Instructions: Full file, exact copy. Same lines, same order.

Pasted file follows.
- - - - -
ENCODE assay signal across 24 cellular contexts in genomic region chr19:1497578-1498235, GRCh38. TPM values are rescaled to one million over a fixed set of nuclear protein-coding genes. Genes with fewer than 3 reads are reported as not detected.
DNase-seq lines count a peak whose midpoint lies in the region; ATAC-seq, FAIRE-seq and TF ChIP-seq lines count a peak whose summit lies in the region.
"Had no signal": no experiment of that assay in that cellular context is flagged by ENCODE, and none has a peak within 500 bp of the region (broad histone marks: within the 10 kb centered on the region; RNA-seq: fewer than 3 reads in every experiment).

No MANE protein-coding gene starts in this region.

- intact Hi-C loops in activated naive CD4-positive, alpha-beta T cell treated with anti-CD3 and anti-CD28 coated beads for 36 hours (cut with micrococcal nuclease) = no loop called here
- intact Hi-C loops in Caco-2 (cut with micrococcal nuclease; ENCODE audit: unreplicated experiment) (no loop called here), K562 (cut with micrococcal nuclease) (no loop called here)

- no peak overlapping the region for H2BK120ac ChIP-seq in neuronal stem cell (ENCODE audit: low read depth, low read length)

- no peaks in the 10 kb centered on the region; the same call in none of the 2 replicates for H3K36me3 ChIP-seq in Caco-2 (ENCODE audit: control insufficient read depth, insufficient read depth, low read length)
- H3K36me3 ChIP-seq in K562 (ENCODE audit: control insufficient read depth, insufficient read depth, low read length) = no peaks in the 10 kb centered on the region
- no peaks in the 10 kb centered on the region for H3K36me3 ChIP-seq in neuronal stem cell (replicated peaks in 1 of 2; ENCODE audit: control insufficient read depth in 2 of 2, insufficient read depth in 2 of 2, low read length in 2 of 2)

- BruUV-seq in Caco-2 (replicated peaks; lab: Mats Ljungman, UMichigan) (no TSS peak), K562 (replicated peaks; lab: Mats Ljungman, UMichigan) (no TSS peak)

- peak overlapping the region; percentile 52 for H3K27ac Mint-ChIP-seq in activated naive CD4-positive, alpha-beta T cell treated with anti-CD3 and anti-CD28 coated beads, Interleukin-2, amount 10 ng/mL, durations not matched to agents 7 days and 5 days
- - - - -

ENCODE assay signal across 24 cellular contexts in genomic region chr19:1497578-1498235, GRCh38. TPM values are rescaled to one million over a fixed set of nuclear protein-coding genes. Genes with fewer than 3 reads are reported as not detected.
DNase-seq lines count a peak whose midpoint lies in the region; ATAC-seq, FAIRE-seq and TF ChIP-seq lines count a peak whose summit lies in the region.
"Had no signal": no experiment of that assay in that cellular context is flagged by ENCODE, and none has a peak within 500 bp of the region (broad histone marks: within the 10 kb centered on the region; RNA-seq: fewer than 3 reads in every experiment).

No MANE protein-coding gene starts in this region.

- intact Hi-C loops in activated naive CD4-positive, alpha-beta T cell treated with anti-CD3 and anti-CD28 coated beads for 36 hours (cut with micrococcal nuclease) = no loop called here
- intact Hi-C loops in Caco-2 (cut with micrococcal nuclease; ENCODE audit: unreplicated experiment) (no loop called here), K562 (cut with micrococcal nuclease) (no loop called here)

- no peak overlapping the region for H2BK120ac ChIP-seq in neuronal stem cell (ENCODE audit: low read depth, low read length)

- no peaks in the 10 kb centered on the region; the same call in none of the 2 replicates for H3K36me3 ChIP-seq in Caco-2 (ENCODE audit: control insufficient read depth, insufficient read depth, low read length)
- H3K36me3 ChIP-seq in K562 (ENCODE audit: control insufficient read depth, insufficient read depth, low read length) = no peaks in the 10 kb centered on the region
- no peaks in the 10 kb centered on the region for H3K36me3 ChIP-seq in neuronal stem cell (replicated peaks in 1 of 2; ENCODE audit: control insufficient read depth in 2 of 2, insufficient read depth in 2 of 2, low read length in 2 of 2)

- BruUV-seq in Caco-2 (replicated peaks; lab: Mats Ljungman, UMichigan) (no TSS peak), K562 (replicated peaks; lab: Mats Ljungman, UMichigan) (no TSS peak)

- peak overlapping the region; percentile 52 for H3K27ac Mint-ChIP-seq in activated naive CD4-positive, alpha-beta T cell treated with anti-CD3 and anti-CD28 coated beads, Interleukin-2, amount 10 ng/mL, durations not matched to agents 7 days and 5 days